Stick with the GoF. In addition, I'd suggest you read the following:
Steven John Metsker's "Design Patterns Java(TM) Workbook" (ISBN 0201743973)
I think this book is a nice complement to the GoF or it could be safely used instead of the GoF if you are learning or working with Java. Similar books exist for other languages like C# and Ruby, but I cannot attest of their quality since I have not read them.
William C. Wake's "Refactoring Workbook" (ISBN 0321109295)
Refactoring goes hand in hand with patterns. This one is a nice workbook to read.
Brown et al "AntiPatterns: Refactoring Software, Architectures, and Projects in Crisis" (ISBN 0471197130)
The other side of the coin are anti-patterns, code smells that scream for refactoring. This book is good (at least the first half that deals with software-related anti-patterns.)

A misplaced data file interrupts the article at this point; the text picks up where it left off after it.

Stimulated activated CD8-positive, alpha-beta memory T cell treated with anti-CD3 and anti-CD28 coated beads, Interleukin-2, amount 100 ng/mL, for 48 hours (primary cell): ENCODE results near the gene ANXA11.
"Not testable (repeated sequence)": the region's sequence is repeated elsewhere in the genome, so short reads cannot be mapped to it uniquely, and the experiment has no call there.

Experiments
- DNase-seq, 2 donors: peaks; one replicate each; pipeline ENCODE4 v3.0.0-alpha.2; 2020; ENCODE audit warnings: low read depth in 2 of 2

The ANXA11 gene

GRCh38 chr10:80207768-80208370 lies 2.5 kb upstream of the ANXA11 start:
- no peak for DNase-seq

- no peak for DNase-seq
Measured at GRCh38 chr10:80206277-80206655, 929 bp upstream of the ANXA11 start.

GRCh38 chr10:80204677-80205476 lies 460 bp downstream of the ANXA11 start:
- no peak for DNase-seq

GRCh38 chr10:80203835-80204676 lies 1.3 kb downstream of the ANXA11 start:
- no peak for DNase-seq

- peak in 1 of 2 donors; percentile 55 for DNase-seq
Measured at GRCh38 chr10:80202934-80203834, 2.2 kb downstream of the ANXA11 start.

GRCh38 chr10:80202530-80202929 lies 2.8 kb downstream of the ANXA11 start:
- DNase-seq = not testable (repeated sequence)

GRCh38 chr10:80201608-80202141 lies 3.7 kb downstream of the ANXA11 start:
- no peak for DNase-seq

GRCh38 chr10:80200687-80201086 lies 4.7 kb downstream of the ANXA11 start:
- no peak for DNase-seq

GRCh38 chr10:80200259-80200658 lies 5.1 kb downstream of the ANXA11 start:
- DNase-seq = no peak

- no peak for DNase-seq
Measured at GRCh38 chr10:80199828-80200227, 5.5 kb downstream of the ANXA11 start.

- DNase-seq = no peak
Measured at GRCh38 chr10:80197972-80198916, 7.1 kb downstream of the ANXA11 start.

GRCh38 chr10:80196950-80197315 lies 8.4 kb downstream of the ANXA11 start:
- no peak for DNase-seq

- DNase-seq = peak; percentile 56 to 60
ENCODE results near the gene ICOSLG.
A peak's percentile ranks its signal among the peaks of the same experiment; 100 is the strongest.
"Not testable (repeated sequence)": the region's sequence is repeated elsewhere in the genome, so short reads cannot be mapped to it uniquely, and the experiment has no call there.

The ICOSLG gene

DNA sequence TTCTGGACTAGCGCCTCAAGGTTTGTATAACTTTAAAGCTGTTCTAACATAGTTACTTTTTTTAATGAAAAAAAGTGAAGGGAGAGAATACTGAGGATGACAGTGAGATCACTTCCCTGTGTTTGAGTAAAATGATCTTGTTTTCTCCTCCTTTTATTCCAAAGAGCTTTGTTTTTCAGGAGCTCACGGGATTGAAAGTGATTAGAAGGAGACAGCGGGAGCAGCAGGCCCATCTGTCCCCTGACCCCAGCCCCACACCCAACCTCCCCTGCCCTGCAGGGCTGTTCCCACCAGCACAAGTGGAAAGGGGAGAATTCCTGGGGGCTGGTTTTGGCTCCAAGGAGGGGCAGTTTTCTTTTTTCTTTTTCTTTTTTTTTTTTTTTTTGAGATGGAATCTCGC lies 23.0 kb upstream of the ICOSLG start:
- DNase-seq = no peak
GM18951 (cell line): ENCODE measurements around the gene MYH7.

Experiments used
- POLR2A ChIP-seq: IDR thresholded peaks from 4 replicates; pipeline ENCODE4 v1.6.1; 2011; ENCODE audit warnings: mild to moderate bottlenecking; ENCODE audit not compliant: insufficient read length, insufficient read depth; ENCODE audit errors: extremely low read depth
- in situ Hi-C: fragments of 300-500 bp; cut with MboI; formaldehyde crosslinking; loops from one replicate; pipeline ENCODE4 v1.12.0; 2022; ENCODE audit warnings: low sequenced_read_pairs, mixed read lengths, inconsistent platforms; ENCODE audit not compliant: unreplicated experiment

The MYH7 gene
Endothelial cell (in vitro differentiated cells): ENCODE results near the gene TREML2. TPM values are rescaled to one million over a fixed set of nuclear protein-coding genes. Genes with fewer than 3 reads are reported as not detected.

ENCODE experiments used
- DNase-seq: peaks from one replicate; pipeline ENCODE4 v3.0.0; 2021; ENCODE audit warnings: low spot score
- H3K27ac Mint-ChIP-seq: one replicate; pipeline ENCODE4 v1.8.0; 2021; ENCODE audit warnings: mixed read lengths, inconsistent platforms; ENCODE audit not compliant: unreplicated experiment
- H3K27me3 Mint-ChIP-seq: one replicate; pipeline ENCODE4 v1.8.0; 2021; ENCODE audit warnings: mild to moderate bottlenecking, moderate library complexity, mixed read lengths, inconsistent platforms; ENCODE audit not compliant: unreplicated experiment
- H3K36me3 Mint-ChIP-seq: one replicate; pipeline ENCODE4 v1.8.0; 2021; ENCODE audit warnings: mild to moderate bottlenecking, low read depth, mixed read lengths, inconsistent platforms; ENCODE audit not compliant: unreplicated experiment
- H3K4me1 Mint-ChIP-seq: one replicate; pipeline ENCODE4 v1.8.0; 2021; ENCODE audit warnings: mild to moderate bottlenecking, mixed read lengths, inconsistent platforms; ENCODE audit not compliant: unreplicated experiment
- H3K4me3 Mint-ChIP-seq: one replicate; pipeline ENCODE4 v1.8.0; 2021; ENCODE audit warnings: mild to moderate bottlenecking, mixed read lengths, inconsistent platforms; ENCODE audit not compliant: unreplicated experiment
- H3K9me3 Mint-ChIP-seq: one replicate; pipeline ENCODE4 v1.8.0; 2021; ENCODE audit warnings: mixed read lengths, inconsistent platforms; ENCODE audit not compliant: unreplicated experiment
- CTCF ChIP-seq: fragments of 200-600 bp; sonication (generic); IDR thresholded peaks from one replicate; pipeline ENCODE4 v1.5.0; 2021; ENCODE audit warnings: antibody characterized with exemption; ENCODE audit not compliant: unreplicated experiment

Craig Larmans' "Applying UML and Patterns: An Introduction to Object-Oriented Analysis and Design and Iterative Development (3rd Edition)" (ISBN 0131489062)
Larman's book is pretty much becoming a de-facto preferred textbook for undergrad courses in software engineering and systems analysis. It does a good work in walking through the utilization of UML and patterns in an iterative process.
Chris Okasaki's "Purely Functional Data Structures" (ISBN 0521663504)
I would consider this book once you have developed a good working knowledge of patterns, anti-patterns and re-factoring. It is a theoretical treatise of patterns and data structures from a purely functional point of view.
One of the things with the GoF (and books that carry that baton) is that those patterns are the product of an era where generic programming was finally being realized in C++. The patterns presented therein existed to accommodate a OO and procedural/algorithmic paradigm.
Several of these patterns (visitor for example) don't have much of a reason to exist in languages that treat functions as first-class objects. I would not touch this book without a good grasp of patterns and functional languages, though